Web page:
Sleep Laterally

According to researchers at Stony Brook University, sleeping in the lateral position, as Sleeping in a lateral positonopposed to on one’s back or stomach, could help more effectively remove brain waste and be an important practice to help reduce the chances of developing such neurological diseases as Alzheimer’s and Parkinson’s.  By imaging the brain’s glymphatic pathway with dynamic contrast MRI, Stony Brook University researchers discovered that a lateral sleeping position, the most common among humans and animals, is the best to most efficiently remove waste from the brain.  Brain waste chemicals could contribute to the development of Alzheimer’s disease and other neurological conditions.

Dr. Helene Benveniste, one of the lead researchers in the study, has used dynamic contrast MRI for several years to examine the glymphatic pathway in rodent models.  This method allows researchers to identify and define the glymphatic pathway, where cerebrospinal fluid (CSF) filters through the brain and exchanges with interstitial fluid (ISF) to clear waste, much in the same way the body’s lymphatic system clears waste from organs.  The glymphatic pathway is most efficient during sleep.

In the paper, published in the Journal of Neuroscience, the researchers used a dynamic contrast MRI method along with kinetic modeling to quantify the CSF-ISF exchange rates in anesthetized rodents’ brains in three positions: lateral, prone and supine.  The analysis has showed that glymphatic transport was most efficient in the lateral position when compared to the supine or prone positions.  The researchers have therefore proposed that the body posture and sleep quality should be considered when standardizing future diagnostic imaging procedures to assess CSF-ISF transport in humans, meaning that the assessment of the clearance of damaging brain proteins that may contribute to or cause brain diseases.  The researchers developed the safe posture positions for the experiments.  To validate the MRI data and assess the influence of body posture on the clearance of amyloid from the brains, they used fluorescence microscopy and radioactive tracers.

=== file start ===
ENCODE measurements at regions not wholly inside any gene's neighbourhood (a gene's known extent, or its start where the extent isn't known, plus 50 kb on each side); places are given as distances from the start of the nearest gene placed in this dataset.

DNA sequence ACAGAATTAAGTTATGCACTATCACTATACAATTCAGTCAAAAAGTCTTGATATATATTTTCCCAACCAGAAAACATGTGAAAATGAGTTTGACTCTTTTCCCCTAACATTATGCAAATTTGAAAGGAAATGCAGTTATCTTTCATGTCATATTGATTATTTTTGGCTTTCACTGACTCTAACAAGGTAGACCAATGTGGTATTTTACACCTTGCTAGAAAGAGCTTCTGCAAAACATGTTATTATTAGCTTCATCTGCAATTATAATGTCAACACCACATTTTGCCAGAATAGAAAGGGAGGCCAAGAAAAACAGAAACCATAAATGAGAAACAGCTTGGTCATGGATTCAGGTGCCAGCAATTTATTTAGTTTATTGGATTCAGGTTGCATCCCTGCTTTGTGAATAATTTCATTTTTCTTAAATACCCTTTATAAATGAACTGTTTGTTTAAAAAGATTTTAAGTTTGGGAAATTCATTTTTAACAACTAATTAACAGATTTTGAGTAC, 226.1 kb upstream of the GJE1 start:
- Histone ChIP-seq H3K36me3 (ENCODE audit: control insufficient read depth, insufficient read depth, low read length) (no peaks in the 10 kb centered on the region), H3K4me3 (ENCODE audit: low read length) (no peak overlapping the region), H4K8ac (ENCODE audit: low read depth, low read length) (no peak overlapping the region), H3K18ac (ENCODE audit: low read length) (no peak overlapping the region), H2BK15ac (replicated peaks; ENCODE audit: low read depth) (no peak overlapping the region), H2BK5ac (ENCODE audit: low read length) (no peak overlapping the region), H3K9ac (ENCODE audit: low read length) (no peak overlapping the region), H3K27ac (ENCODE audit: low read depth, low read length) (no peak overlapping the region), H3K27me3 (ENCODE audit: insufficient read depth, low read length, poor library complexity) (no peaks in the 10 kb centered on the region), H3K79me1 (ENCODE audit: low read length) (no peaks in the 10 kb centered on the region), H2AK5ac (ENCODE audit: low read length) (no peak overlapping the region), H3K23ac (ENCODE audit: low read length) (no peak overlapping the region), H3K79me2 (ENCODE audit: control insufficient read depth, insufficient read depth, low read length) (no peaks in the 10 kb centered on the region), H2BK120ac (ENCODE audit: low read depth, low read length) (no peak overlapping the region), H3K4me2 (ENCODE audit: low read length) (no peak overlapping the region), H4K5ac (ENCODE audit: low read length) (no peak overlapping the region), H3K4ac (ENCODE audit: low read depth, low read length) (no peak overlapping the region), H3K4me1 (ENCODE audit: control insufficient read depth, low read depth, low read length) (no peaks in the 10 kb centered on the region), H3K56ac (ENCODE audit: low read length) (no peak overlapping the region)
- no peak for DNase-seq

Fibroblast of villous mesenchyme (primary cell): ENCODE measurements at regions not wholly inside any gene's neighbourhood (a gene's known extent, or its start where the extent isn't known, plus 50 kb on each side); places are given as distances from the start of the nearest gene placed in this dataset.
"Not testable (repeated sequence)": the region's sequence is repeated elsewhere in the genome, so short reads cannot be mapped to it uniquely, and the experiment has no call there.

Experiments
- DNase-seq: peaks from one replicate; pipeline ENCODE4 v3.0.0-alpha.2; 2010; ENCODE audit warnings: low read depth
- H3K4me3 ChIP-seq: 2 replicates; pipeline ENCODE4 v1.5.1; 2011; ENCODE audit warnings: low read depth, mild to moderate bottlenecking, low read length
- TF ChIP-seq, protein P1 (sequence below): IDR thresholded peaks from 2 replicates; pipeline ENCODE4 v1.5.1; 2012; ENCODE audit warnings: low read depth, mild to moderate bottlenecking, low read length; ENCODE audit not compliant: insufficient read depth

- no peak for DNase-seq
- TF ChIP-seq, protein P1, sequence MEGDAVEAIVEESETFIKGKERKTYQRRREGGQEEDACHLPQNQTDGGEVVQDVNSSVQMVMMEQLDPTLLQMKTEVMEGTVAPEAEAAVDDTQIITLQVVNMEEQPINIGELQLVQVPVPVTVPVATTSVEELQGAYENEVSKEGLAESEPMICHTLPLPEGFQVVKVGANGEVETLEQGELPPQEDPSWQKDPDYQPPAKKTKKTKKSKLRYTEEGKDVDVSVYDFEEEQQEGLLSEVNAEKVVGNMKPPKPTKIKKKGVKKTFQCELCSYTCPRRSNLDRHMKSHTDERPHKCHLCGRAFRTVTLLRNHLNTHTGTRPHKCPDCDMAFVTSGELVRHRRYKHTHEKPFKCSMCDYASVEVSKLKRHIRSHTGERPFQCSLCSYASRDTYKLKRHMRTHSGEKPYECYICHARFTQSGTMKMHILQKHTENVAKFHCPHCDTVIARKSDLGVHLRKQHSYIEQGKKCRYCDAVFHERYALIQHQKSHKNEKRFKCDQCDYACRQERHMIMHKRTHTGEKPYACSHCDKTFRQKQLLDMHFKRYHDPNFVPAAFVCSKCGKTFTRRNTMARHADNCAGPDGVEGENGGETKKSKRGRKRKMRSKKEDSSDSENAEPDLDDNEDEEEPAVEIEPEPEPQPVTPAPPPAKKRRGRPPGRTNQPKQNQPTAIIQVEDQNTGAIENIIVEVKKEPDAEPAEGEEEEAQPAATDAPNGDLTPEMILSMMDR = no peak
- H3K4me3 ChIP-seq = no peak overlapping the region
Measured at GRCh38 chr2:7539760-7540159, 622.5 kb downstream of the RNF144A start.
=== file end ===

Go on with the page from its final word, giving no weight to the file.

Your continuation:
Despite strides in research, it still isn’t entirely understood why the body “needs” sleep.  Studies like this add further support to the idea that sleep subserves a distinct biological function to “clean up” the mess that accumulates while we’re awake.  Many types of dementia have been linked to sleep disturbances, including difficulties in falling asleep.  It is increasingly acknowledged that these sleep disturbances may accelerate memory loss in Alzheimer’s disease.

The researchers have cautioned that while the research team speculates the human glymphatic pathway will clear brain waste most efficiently when sleeping in the lateral position, testing with MRI or other imaging methods on humans is necessary.

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